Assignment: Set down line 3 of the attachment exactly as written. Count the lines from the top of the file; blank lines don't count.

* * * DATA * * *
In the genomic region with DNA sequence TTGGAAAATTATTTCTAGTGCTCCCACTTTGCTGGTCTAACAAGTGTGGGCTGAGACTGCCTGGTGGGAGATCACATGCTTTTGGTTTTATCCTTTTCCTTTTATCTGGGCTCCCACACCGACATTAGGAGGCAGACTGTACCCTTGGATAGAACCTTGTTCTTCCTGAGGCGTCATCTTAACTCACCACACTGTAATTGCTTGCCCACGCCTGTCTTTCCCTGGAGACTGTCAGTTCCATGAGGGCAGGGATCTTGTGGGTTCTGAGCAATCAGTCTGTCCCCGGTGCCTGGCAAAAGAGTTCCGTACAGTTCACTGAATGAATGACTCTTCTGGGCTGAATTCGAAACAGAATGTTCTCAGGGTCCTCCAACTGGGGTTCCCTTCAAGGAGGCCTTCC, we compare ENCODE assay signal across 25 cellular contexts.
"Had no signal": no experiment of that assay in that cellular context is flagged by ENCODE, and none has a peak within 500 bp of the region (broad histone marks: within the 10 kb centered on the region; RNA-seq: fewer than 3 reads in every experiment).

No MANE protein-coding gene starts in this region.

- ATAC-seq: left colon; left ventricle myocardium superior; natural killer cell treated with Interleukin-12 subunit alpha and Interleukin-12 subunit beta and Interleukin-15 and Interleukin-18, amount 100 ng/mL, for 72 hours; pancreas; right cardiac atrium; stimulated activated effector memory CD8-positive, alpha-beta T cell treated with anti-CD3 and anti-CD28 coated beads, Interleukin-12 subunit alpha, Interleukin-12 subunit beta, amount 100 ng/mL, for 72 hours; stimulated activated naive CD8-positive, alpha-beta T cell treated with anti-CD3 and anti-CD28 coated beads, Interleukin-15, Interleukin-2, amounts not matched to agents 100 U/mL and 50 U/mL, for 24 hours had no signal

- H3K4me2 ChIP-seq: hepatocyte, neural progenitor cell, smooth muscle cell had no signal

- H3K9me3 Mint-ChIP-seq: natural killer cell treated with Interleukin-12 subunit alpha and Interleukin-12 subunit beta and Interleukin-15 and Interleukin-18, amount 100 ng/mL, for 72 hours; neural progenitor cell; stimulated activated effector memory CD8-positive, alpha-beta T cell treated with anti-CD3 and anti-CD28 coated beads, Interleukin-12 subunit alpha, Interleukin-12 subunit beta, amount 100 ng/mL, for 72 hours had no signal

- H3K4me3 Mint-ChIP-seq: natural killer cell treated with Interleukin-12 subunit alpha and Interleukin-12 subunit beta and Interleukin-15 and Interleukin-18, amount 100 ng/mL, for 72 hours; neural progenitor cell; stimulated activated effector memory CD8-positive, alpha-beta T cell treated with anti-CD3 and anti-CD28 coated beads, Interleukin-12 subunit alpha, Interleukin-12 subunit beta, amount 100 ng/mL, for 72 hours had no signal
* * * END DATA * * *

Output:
No MANE protein-coding gene starts in this region.